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Cold Air and Hot Water

Cold Air and Hot Water

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Cold Air and Hot Water

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  1. Cold Air and Hot Water ASGD 306 Oct 23, 2009 By Rusty Bookout

  2. Why are Cooling Units Important • Keep food from perishing • Making the home more comfortable • Clean the air • Take humidity out of the home

  3. Types of Cooling Systems Food • Refrigerators • Freezers House • Window Units • Split System AC Units

  4. Common Window Unit • Miniature Version of a Central AC • Most are cost efficient • Space efficient • Ideal for cooling separate rooms • Relatively inexpensive • Quiet for the most part • Simple to install • User friendly

  5. The Parts

  6. How it works • The compressor compresses cool Freon gas, causing it to become hot, high-pressure Freon gas • This hot gas runs through a set of coils so it can dissipate its heat, and it condenses into a liquid. • The Freon liquid runs through an expansion valve, and in the process it evaporates to become cold, low-pressure Freon gas. • This cold gas runs through a set of coils that allow the gas to absorb heat and cool down the air inside the building.

  7. AC Terms • British thermal units (BTU). Generally speaking, a BTU is the amount of heat required to raise the temperature of one pound (0.45 kg) of water 1 degree Fahrenheit • The energy efficiency rating (EER) of an air conditioner is its BTU rating over its wattage. You want this number to be as high as possible.

  8. Trouble Shooting It doesn’t turn on • Check the plug • Breaker • The outlet The Fan runs but there is no cold air • Knob is set correctly • make sure compressor is running • heck overload switch • burnt or bad wiring Air is not cold enough • Make sure damper is closed • Unit is uncovered, • Pull unit out and clean • Check the filter.

  9. Extended Trouble shooting Air is cold but the room is not • Close doors to room, • Limit appliances that give off heat • Reduce light • Most commonly the unit is too small Water leaks out the front • The unit is angled the wrong way, take a level a tilt it back. Loud Rattling • Not secured properly • It’s old • The compressor is about to go out. Water sloshing around • Normal because some units have a splash system where the exhaust fan scoops water and throws it onto the hot coils on the back.

  10. Area to be Cooled/ Capacity (BTU/HR) Square FeetBTUs 100-150 5,000 150-250 6,000 250-300 7,000 300-350 8,000 350-400 9,000 400-450 10,000 450-550 12,000 550-700 14,000 700-1000 18,000 • Heavily shaded area’s reduce BTUs by 10% • Rooms with a lot of direct sunlight increase BTUs by 10% • If more than two people live in the room add 600 BTUs per extra person • Units in the Kitchen add 4,000-6,000 more BTUs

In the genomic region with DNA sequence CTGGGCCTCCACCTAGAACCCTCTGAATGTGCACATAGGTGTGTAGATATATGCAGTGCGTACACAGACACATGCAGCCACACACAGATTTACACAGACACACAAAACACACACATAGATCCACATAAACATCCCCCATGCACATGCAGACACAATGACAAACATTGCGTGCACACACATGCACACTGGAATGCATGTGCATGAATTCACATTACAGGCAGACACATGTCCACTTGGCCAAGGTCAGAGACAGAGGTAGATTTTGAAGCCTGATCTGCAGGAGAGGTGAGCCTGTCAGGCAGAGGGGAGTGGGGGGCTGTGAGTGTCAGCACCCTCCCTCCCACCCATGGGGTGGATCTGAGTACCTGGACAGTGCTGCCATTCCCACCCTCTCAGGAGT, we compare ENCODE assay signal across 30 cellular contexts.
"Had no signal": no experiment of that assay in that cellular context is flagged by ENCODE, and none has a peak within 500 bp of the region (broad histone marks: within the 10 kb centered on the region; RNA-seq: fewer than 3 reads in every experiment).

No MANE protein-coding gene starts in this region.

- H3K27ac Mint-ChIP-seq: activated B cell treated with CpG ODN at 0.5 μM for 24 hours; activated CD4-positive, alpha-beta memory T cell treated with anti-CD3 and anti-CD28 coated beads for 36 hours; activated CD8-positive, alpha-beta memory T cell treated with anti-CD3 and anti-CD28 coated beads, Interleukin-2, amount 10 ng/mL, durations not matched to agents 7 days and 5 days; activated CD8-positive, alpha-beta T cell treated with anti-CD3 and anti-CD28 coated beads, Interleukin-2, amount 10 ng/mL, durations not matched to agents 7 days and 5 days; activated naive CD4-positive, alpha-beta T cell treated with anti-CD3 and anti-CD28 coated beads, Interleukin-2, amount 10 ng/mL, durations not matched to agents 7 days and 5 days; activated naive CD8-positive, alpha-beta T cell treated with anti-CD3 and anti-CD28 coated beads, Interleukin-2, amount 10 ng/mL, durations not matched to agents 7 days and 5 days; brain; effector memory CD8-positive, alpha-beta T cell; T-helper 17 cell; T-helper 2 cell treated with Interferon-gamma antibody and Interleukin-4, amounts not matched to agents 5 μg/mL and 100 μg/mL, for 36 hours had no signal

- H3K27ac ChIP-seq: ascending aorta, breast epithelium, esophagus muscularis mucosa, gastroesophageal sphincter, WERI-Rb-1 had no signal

11. Facts and Maintenance Facts • Not good to run when temperatures are below 60 degrees • They will cost you 7-12 cents per hour to run, and for eight hrs $24.40 • Poor installation can be hazardous Maintenance • Clean or replace filter • Clean inside unit (coils, bottom, etc. • Cover during harsh weather • Store in places where rodents can’t nest in it.

  12. Heating Units Kitchen Appliances • Stoves • Ovens • Toasters • Microwaves House • Central heating • Space heaters • Water heaters • Fire places

  13. Water Heaters (Electrical and Gas) • Typically hold 40-60 gallons. • Temperatures range from 120-140 degrees Fahrenheit(Keep between if children are in the household)( 160 if you have a dishwasher) • Heat all the water in the house

  14. Parts

  15. How they work • Water comes out the cold water pipe( Usually has a cut off lever) • Water travels down a tube to the bottom • The water heats on the way down and back up • Water is heated in electrical heaters by heating apparatuses that look a lot like your typical electric stove heaters. • In propane there is a burner at the bottom • Warm water travels up to the hot water outlet do to the fact its less dense. • The water pressure pushes it out into the house

  16. Trouble Shooting (Electrical) No hot water • Check breakers • Flush the heater • Make sure lever is set to open • Check overload switch Not enough hot water • One of the burners may be burnt out • The water heater is too small for the house needs • Turn off dishwasher, faucets, or make sure other showers aren’t running at the same time. • Your taking to much time to shower.

  17. Trouble Shooting (Gas) Pilot light goes out • Don’t crap your pants! There is a sensor next to the pilot light that turns the thermostat off when it goes out. Doesn’t matter if the knob says its on. • Turn switch to ignite , light pilot light which generally is 3-6 inches away from the burner. • When light twist thermostat to desired temp. • Recover the cover over the burner and pilot. Pilot will not stay lit • Relight and make sure it has it’s cover • Replace sensor and or pilot

  18. Trouble Shooting for Both Water is leaking • Check all connections and faucets • If it’s the pressure release valve, decrease water pressure, flush heater, turn temp down, and or replace.(NEVER COVER THIS VERY BAD IDEA). Water is too hot • Adjust thermostat Water heater is noisy • Flush, there may be a large amount of sediment build up.

  19. Interesting Facts and Dangers Facts • Approximately 2/3 of the water heater is actually hot. • Gas water heaters are more energy efficient and heat faster. • You can drink the water in the water heater( Say if your in a natural disaster) • Turn the heater off to say electricity if you are gone for periods of time. Dangers • They can and will blow up if you cap the pressure release valve • Gas heaters emit Carbon Dioxide gas so they need to be vented either through the roof or into a wall. • The water can scald

  20. Next Time Learn how to install • Window Unit • Water Heaters